PEORIA, Ill. (Legal Newsline) - A recent case in Illinois federal court has brought attention to the fact that organizations need to pay close attention to specific and strict requirements of the environmental regulators, even when they have come to so-called side agreements with them. Why? Citizen lawsuits.
A citizen suit brought by the Sierra Club, the Natural Resources Defense Council and the Respiratory Health Association against Illinois Power Resources LLC focused on a side agreement the company had with the Illinois Environmental Protection Agency.
The side agreement allowed IPR a different pre-arranged method of reporting opacities lasting 30 minutes or longer, rather than the state permit's requirement of contact via telephone immediately, wrote Seth Jaffe of Foley Hoag LLP in a recent column about the case. He opined that citizen suits remain a powerful weapon in environmental claims of injury and other related cases.
Jaffe advised to avoid relying on these side agreements to have any substantive measures against government regulation and punishment.
One of the major groups that has claimed responsibility for bringing similar cases forward in court is the Environmental Law & Policy Center. Jennifer Cassel is a staff attorney for the ELPC.
"Any group that has an engaged membership and the ability to review the reports filed by companies or to gather high-quality data can partner with an organization like Environmental Law & Policy Center to bring Clean Air Act cases," Cassel said in an email interview with Legal Newsline.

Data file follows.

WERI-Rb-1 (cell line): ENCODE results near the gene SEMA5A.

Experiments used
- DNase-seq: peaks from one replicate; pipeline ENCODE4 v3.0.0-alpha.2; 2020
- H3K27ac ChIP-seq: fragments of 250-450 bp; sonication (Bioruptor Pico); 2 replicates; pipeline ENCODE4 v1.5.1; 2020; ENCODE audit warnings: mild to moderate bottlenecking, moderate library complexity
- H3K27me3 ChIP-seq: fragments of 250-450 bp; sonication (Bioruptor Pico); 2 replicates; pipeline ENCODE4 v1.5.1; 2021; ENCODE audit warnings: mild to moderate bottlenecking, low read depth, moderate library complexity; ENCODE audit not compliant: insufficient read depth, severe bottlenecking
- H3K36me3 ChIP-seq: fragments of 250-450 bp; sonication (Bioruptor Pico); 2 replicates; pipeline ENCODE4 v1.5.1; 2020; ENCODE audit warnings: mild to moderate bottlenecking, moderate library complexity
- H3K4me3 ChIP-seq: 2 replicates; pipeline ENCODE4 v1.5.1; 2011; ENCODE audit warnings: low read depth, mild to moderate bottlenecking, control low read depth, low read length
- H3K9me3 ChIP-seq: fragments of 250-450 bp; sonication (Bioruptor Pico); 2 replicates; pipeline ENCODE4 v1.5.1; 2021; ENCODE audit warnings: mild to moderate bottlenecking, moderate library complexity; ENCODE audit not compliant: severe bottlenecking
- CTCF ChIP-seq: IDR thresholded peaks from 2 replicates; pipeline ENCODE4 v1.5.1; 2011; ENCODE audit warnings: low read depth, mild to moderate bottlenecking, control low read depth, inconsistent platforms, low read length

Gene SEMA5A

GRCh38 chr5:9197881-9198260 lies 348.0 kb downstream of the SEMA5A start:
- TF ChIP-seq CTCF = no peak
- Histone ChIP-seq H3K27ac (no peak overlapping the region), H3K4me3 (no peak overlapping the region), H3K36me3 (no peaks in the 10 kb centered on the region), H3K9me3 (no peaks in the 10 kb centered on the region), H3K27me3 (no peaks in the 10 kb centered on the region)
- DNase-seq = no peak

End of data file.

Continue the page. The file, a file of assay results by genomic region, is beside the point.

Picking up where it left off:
Cassel said there are a range of reasons that citizen suits arise.
"There are many reasons to file a citizen action, ranging from failure to obtain a required permit, to failure to fulfill requirements of a permit, to failure to install or use pollution control devices as required by law," she said.
"All of these reasons share one common thread: concerns over the impact of pollution on communities and public health."
Cassel also explained why defendants challenge their standing.
"Often these cases are built on self-reported data, and when a defendant is unsure of their ability to win on the merits, they will attempt to short-circuit the case with an argument about standing," she said.
In the case of the side agreement, the court ruled the company did not follow the strict requirements of the law and the Clean Air Act. The court's opinion was that the "defendants’ attempt to rewrite the text of the permit through informal agreement must be rejected."
Jaffe said suits are difficult enough to block when formal agreements are made, so informal ones are just as vulnerable.
Cassel said monitoring by citizen groups varies.
"There is a tremendous range in the level of monitoring by both regulators and by citizen groups and both could do more to collect data and make that data publicly available," she said.